FORUM Claim Number: FA1911001871096
December 11th 2019
What counts as a legitimate interest in a domain name? The question often arises but the many different purposes of domain names and circumstances of their use make it impossible to come up with an exhaustive list of uses that are legitimate.
Once the Complainant has established a prima facie case against the Respondent, the Respondent then has the burden of showing that their use of the domain name amounts to either a bona fide offering of goods or services, a legitimate non-commercial or fair use (see paragraph 4(c)(iii)) or a use that was legitimate on some other ground. The case of McGuire Woods LLP v Bobby Jones provides clear examples of what falls outside the scope of legitimate use.
McGuire Woods is a law firm in the US and Europe. Two of the three domain names at issue (<mcguirewoodslaw.com> and <mcguirewoods.exposed>) were used by Bobby Jones to redirect web traffic to advertisements for competing law firms. That was clearly illegitimate, because they were promoting rival law firms, as had been the case with a previous claim by the same firm against a different registrant McGuireWoods LLP v. Mykhailo Loginov (2015). In that case, the panel had said:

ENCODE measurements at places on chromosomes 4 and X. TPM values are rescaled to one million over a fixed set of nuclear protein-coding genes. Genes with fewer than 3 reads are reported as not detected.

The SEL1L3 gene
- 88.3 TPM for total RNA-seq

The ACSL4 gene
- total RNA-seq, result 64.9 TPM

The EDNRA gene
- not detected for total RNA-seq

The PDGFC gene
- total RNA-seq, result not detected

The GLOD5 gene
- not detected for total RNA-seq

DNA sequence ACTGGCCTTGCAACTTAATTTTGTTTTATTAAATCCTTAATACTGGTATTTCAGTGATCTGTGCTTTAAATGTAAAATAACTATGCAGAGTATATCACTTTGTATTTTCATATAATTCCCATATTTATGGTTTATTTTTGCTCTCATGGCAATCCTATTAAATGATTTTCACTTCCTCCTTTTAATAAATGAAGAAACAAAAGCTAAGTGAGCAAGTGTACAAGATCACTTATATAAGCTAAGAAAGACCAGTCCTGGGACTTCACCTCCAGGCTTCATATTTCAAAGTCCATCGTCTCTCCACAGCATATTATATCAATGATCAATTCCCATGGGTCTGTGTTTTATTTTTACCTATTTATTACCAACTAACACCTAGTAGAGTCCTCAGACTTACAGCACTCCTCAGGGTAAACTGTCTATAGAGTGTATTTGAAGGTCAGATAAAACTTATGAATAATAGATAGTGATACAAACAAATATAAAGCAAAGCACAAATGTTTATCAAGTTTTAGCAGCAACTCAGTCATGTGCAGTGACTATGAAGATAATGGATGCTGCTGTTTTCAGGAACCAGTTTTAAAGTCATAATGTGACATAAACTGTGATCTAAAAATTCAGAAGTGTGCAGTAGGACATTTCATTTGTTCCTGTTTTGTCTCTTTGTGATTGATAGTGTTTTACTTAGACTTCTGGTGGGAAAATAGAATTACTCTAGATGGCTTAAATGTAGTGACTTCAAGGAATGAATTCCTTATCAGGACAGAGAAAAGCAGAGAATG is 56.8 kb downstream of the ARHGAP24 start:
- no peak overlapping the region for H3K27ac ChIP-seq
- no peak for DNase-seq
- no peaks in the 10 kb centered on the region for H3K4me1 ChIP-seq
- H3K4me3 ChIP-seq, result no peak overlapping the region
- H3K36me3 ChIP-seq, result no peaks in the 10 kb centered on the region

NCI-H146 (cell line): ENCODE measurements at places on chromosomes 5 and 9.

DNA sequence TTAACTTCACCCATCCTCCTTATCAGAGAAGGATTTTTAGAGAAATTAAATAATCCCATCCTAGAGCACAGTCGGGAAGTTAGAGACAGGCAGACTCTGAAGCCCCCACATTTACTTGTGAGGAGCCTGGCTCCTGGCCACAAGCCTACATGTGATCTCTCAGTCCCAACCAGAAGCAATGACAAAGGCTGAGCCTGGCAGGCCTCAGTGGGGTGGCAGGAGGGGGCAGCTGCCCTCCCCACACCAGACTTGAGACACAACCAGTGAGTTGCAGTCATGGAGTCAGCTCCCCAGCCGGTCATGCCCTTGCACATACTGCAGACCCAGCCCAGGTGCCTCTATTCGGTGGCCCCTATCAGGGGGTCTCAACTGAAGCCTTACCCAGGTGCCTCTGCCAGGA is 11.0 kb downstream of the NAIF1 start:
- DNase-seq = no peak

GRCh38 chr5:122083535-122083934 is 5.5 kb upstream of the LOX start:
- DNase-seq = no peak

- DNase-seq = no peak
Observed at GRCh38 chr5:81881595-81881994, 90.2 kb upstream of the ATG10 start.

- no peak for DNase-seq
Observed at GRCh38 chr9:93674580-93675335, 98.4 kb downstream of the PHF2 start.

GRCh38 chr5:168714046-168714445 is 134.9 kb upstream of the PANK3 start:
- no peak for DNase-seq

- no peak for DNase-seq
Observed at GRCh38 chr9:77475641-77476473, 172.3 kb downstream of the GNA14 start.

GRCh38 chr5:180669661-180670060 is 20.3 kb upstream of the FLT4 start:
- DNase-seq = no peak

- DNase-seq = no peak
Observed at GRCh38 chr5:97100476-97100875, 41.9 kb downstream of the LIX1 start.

“The Panel finds Respondent’s use of the disputed domain names to feature parked hyperlinks containing links in competition with Complainant’s legal services is not a bona fide offering of goods or services pursuant to Policy”.
The third domain name, <mcguirewoods-law.com>, was trickier because the website to which it was linked contained material accusing the Complainant of fraudulent business practices. Was this website therefore protected free speech by reason of the First Amendment to the US Constitution? The panel held (and it was not the first time a panel had ruled like this) that the contents of the site was protected, but the domain name itself was not. Why so? Well, this domain name meant that the firm’s trademark (mcguirewoods) was incorporated in the domain name which therefore impersonated the firm. It might seem odd, but the domain name was illegitimate and was thus transferred to the complaint, not because the website said nasty things about the firm, (which turned out to be irrelevant) but because the domain name itself had impersonated the firm and there was nothing in the domain name to show that it was not impersonating the complainant. Get it?